Wednesday, November 28, 2007
Joanne Palmer's Life in the 'Boat column appears Wednesdays in the Steamboat Today. Email her at email@example.com
Find more columns by Palmer here.
He was everything I wanted. From the moment we met, I was smitten. As soon as my fingertips brushed against him I was head over heels. He wasn't handsome, and he certainly wasn't rich. But he had other qualities. He was a communicator. We were simpatico from the start. Talking was effortless; it went on for days. He wanted to know everything about me: where I was born, my mother's maiden name, where I went to school - everything! We held nothing back. There were no secrets. What a listener he was! Sleepless nights, he was there. Bad day at work, he was there. Just listening. Never judging. Never interrupting.
Every cliche was our cliche. Every song, our song. Every sunrise, rainbow, moonbeam was ours, all ours.
Like most couples, we had pet names for each other. "Honey" or 'Scoober" were not our style. I cannot write what we called each other : they were too special to reveal in print. To add to the intrigue, he took it one step further and insisted on a password. Whenever we spoke, he asked for our password. I thought it was sweet. Touching, even.
He had friends, lots of them. They spoke a secret language, "Http" something-or-other. I never understood or could learn it, but it didn't bother me. We had our own language. Yes, the language of love.
He thrilled to my touch. All I had to do to turn him on was touch him, and he would begin to hum. Thoughts of him took over completely. His initials, E.M. were on my mind, all day, every day.
I thought I'd been in love before. I'd suffered through relationships with cads, cowards and commitment-phobes, but when E.M. came along, I realized it had all been a trifle, a passing fancy. Nothing more. Thoughts of E.M. consumed me. He was my first thought in the morning - my last at night.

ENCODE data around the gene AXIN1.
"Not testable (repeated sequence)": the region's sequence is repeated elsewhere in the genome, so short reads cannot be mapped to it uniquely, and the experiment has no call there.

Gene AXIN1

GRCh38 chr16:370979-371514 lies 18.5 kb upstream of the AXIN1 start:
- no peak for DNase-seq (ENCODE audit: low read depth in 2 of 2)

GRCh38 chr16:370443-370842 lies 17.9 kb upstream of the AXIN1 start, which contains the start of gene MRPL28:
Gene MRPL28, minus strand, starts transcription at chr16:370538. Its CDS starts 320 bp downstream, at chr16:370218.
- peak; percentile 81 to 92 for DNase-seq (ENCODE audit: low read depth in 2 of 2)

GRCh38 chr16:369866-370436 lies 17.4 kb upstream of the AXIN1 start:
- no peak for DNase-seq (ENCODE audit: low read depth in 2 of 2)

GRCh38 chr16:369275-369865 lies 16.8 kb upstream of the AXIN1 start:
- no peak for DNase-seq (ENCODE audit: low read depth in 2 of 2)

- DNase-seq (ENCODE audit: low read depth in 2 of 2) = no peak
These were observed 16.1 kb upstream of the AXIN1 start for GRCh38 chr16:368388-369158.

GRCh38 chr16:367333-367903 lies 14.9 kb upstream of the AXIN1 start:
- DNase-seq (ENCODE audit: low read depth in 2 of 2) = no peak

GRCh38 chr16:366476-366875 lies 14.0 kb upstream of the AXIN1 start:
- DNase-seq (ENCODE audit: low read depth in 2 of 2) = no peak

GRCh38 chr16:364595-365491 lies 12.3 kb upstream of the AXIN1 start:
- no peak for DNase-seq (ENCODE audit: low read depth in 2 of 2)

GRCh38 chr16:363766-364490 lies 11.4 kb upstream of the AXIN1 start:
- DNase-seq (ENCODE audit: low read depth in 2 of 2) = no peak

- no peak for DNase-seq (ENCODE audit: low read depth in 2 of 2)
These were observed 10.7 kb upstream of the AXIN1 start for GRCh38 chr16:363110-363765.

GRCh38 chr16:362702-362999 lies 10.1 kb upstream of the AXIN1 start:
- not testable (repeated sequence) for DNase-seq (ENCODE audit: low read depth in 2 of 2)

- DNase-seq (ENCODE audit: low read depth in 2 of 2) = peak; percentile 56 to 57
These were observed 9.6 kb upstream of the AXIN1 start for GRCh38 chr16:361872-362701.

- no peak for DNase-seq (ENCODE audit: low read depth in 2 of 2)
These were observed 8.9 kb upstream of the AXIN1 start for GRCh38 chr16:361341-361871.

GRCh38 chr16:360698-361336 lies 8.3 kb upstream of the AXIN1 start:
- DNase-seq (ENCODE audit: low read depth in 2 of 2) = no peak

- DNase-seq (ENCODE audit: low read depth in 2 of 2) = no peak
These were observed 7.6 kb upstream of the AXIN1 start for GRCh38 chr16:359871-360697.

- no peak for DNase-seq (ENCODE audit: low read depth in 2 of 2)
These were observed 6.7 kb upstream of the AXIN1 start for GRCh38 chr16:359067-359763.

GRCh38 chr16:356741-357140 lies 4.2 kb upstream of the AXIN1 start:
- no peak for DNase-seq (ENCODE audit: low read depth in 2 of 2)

I was completely and totally lovesick. I spent all my time with him. I drew hearts with our initials inside. E.M and J.P. I imagined a future for myself as Mrs. Mail.
And then, the unthinkable happened.
Not even a good-bye. A farewell kiss.
There was no contact. I railed at the gods who would take my beloved away from me. I couldn't eat or sleep. I tried again and again to connect with him to no avail. I did everything. I lit a candle. I considered a sacrifice. I cried out our secret love password.
At last, when I could think of nothing else, I called my Internet Service Provider.
"I'm lost without him," I wailed. "I can't go on. He knows everything about me. He holds all my history, my secrets.
They asked all sorts of questions: Had there been contact with a stranger? Something foreign?
And then they delivered the bad news. Not in person, but over the phone:
"Is it deadly?" "Contagious?" I whispered.
They spoke about my beloved, as if he was an inanimate object, a mere machine. They suggested running an anti-virus program : into something called his system.
More questions: Did I have a backup? A Zip drive?
Of course not! Didn't they get it? What we shared was personal, intimate.
What was to become of us? Did I have to start over with some phony baloney whiz-bang replacement?
Not me. I am loyal. True blue.
I bought the anti-virus. I coaxed my true love back to health.
We were reunited.
We were one.